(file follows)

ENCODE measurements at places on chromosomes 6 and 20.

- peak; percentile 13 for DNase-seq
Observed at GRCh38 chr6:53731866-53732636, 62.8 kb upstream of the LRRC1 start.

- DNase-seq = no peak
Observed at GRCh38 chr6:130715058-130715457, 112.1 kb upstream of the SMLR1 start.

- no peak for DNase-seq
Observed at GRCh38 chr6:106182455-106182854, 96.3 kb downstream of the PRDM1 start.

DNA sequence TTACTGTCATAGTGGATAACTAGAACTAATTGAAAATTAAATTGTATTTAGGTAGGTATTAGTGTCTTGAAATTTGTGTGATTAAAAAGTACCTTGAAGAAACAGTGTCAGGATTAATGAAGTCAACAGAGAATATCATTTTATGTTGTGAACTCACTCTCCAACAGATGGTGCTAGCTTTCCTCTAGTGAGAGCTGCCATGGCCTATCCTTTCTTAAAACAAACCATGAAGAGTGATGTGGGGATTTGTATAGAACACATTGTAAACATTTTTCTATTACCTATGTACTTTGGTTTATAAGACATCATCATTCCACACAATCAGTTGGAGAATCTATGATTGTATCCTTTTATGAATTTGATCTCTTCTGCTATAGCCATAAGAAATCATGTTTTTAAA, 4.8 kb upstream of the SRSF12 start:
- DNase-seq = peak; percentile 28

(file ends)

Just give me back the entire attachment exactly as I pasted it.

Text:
ENCODE measurements at places on chromosomes 6 and 20.

- peak; percentile 13 for DNase-seq
Observed at GRCh38 chr6:53731866-53732636, 62.8 kb upstream of the LRRC1 start.

- DNase-seq = no peak
Observed at GRCh38 chr6:130715058-130715457, 112.1 kb upstream of the SMLR1 start.

- no peak for DNase-seq
Observed at GRCh38 chr6:106182455-106182854, 96.3 kb downstream of the PRDM1 start.

DNA sequence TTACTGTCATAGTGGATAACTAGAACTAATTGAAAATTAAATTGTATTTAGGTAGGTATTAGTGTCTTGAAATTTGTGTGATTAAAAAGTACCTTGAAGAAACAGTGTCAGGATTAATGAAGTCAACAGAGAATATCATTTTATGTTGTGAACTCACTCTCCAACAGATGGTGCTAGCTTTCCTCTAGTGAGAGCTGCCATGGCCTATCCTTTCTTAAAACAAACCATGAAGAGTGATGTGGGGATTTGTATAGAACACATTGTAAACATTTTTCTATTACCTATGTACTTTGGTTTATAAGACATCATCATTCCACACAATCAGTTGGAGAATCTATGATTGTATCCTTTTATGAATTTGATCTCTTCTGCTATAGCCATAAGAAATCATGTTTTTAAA, 4.8 kb upstream of the SRSF12 start:
- DNase-seq = peak; percentile 28